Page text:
The interview process for any medical degree is wrapped in a veil of mystery and intrigue. For many interviewees, it feels like the most important day of their lives as it’s the first step on the path to becoming a medical professional. Masumah Janah, who has now been a medical student at the University of Manchester for six months, talks us through the interview process and gives a couple of tips for those facing interviews in the coming months…
My medicine interview seems like such a long time ago now looking back at it. So many huge and great things have happened since then so it’s all a little bit hazy now. But for this post I’m going to dig deep into my mind and re-tell the story of the day that eventually lead to happy ending, or should I say a happy new beginning…
The journey up
I can start off by truthfully saying that I was a complete nervous wreck before the interview and that was for two reasons. Firstly, because Manchester was my first choice so I knew that I really couldn’t afford to mess this day up and also because it was my very first interview. I was driven the whole way and all I remember is just feeling myself getting more and more buried under the blanket of nerves as the destination edged nearer. I set out really early, so by the time I arrived I still had another 45 minutes or so before my interview even started. I’m glad I went so early because if there were any holdups on the journey and I hadn’t left so much time as a safety net I would have definitely panicked. Plus, this time was useful in helping me to calm down before going in.
I distinctly remember walking up the stairs of the Stopford Building, I was physically shaking walking up them. The interview seemed like the biggest deal then, and of course it was, but now there are so many things I wish I had known beforehand! First and foremost, just simply the fact that everyone else would be just as nervous as me. The moment I took a seat in the foyer area, I looked at everyone else’s faces and I realised that they were all feeling exactly the same way! I suppose here it’s important to remember that nerves are completely normal so if you have your interview coming up, accept that it’s fine to feel them and then try not to let them consume you!
So there was some waiting there, with my mum who was there to whisper words of support into my ear and then it was time to go in. We were given labels with our names and group numbers and then collected by 2 medical students who took us to the CSLC (Consultation Skills Learning Centre). We had quite a bit of time waiting in our groups where we could talk to the medical students and ask questions (none about the interview though, mind you). Even if you’re feeling tense and worried, really do try to talk to the other students around you. It does help to sit in the interview environment for some time before getting into it and talking to others definitely does relax you and put you at ease. Soon enough you’ll feel the nerves floating away!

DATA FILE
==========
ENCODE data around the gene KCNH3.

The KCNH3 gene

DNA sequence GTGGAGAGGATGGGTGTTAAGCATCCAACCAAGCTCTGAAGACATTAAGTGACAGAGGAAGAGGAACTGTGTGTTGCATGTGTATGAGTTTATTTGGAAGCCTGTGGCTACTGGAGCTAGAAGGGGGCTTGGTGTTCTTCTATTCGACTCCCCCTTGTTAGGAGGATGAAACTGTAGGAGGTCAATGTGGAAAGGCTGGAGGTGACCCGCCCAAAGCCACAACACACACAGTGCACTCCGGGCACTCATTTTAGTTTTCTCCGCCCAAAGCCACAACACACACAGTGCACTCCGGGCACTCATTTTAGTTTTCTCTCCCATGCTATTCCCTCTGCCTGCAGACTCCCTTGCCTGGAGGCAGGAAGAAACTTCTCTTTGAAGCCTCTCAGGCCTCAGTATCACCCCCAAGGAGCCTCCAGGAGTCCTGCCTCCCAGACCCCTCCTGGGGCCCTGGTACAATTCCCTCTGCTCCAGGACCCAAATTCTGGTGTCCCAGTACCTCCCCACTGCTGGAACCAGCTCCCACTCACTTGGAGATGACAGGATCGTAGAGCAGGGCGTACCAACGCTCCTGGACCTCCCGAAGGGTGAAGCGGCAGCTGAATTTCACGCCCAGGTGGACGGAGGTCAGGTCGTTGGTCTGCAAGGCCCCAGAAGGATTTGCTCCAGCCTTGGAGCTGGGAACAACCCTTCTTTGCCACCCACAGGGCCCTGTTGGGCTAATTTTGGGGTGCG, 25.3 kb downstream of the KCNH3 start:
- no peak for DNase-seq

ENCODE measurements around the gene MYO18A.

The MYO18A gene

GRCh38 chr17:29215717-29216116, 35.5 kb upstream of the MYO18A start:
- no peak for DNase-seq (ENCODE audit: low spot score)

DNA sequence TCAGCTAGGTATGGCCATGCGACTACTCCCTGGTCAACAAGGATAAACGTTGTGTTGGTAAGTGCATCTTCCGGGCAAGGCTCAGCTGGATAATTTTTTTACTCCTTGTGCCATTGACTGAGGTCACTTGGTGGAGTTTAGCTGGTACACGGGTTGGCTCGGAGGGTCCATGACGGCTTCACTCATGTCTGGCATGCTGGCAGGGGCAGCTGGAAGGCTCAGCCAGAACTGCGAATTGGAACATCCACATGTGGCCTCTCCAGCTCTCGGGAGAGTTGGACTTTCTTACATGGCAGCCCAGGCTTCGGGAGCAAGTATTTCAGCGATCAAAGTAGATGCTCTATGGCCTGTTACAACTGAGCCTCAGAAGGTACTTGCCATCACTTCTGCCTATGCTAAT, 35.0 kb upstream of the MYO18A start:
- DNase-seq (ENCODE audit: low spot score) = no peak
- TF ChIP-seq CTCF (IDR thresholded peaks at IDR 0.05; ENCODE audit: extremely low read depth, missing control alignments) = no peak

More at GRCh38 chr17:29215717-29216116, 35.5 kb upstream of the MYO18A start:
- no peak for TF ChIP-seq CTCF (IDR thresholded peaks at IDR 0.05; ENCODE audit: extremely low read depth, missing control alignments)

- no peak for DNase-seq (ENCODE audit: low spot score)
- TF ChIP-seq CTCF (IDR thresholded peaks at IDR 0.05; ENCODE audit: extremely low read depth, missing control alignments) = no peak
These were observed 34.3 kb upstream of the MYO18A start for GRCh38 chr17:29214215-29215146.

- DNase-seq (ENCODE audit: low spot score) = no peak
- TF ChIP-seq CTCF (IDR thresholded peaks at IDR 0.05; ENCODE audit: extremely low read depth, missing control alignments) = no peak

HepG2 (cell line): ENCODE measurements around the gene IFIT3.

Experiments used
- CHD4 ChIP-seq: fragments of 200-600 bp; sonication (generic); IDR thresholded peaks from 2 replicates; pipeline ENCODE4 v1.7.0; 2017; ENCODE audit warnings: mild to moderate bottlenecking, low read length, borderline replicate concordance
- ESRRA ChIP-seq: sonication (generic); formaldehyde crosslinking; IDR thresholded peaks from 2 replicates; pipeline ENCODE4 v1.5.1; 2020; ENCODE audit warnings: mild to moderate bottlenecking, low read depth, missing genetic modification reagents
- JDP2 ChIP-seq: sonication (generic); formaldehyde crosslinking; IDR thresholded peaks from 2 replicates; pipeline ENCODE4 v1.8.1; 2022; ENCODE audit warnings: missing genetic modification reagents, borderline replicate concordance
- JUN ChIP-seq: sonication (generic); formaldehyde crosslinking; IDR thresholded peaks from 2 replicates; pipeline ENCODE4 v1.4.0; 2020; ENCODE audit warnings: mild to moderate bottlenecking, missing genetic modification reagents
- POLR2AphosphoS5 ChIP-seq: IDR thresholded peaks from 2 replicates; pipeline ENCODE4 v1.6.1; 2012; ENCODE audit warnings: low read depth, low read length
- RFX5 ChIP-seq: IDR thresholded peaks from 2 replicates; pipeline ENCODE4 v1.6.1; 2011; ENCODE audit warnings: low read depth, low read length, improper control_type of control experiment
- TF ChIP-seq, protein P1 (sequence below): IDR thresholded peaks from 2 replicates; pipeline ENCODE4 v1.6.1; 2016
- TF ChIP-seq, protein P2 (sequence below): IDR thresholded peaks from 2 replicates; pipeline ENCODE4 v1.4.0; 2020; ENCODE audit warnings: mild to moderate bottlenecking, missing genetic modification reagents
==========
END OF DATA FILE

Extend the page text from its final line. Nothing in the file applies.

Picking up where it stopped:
Not long after that, we were given a short brief about the interview. The important rule of not being allowed to share any of the interview content was reinforced again and we were suddenly stood outside our stations ready to begin. The first bell meant we were allowed to read the scenario, and the second that we were allowed to enter the station.
My first station didn’t go as brilliantly as I would have hoped, but the great thing is that Manchester uses the MMI format…so one station will never be the be all and end all. Go into your interview with the intention to improve through it. Your second station will always be better than your first and your penultimate possibly better than your last. When you leave a station make sure you leave all the happenings of it behind too, and be prepared to start afresh and do even better in the next one!
Nothing to worry about after all
And here’s when I talk about another thing I wish I had known beforehand: just how friendly and relaxed the interviewers are. I really don’t think I would have been so worried if I truly knew that they would be so nice! At the end of the day the interview really isn’t designed to trip you up, but just for you to be able to show a different side of yourself that can’t quite be captured on paper. And once you’re in the circuit, the experience will absolutely whiz by like one huge blur and you’ll be walking out smiling and breathing huge breaths of relief; telling everyone that it wasn’t as bad as you thought it’d be!
To see how Masumah is finding her first year as a medical student at the University of Manchester, take a look at her blog – https://lifeofamedic.com/. Look out for her interview checklist for further tips!